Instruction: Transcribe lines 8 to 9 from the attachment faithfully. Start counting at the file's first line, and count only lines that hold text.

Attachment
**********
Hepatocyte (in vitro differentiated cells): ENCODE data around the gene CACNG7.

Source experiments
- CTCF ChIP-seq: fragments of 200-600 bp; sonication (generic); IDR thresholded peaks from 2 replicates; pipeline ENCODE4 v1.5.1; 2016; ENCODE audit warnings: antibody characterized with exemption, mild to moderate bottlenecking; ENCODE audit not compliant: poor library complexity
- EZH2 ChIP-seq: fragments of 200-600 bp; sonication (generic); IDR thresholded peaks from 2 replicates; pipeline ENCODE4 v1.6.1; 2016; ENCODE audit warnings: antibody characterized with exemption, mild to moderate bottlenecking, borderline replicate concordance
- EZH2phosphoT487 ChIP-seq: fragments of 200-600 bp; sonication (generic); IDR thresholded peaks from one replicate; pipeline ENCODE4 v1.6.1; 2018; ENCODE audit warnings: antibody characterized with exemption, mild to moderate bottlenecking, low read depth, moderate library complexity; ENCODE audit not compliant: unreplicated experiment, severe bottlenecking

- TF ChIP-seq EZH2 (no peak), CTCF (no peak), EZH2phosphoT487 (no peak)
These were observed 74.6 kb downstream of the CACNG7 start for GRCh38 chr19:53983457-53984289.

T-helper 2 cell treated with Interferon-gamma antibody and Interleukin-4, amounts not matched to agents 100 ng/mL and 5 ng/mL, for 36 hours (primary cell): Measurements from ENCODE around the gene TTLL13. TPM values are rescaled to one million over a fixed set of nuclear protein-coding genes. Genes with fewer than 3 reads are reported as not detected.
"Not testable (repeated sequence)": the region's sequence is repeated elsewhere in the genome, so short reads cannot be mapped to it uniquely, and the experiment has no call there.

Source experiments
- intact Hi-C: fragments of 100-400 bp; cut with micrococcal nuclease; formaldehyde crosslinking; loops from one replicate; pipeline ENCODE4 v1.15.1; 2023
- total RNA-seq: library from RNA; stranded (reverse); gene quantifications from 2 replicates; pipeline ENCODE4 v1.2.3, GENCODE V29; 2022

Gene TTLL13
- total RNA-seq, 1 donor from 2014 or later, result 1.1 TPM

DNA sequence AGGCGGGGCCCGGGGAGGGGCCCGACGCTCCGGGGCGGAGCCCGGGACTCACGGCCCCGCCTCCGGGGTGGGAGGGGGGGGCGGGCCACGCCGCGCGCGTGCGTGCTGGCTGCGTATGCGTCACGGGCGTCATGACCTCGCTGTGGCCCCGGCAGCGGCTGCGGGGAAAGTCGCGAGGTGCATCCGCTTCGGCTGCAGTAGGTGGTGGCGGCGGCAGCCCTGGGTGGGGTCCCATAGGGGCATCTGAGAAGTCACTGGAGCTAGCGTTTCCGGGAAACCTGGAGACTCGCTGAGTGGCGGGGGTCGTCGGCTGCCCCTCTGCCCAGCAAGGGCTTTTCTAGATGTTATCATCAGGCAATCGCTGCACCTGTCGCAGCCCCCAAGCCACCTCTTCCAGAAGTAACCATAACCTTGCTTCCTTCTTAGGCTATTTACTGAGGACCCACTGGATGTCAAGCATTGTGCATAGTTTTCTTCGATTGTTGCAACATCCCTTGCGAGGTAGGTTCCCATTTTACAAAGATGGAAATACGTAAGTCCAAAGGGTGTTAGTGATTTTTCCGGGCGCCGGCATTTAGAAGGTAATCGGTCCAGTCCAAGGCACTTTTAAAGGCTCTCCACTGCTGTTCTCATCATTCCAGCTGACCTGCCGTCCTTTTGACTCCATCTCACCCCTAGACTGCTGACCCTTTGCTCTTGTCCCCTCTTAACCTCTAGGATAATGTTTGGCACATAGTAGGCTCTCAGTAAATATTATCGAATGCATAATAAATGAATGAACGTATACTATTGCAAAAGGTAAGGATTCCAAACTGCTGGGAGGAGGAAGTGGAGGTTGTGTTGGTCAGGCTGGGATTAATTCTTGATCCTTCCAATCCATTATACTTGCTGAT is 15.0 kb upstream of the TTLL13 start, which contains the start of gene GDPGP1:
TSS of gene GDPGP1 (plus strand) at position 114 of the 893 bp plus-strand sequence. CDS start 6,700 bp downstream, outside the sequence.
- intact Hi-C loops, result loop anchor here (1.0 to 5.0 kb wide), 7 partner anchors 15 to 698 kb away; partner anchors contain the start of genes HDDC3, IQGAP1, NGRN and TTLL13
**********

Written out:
T-helper 2 cell treated with Interferon-gamma antibody and Interleukin-4, amounts not matched to agents 100 ng/mL and 5 ng/mL, for 36 hours (primary cell): Measurements from ENCODE around the gene TTLL13. TPM values are rescaled to one million over a fixed set of nuclear protein-coding genes. Genes with fewer than 3 reads are reported as not detected.
"Not testable (repeated sequence)": the region's sequence is repeated elsewhere in the genome, so short reads cannot be mapped to it uniquely, and the experiment has no call there.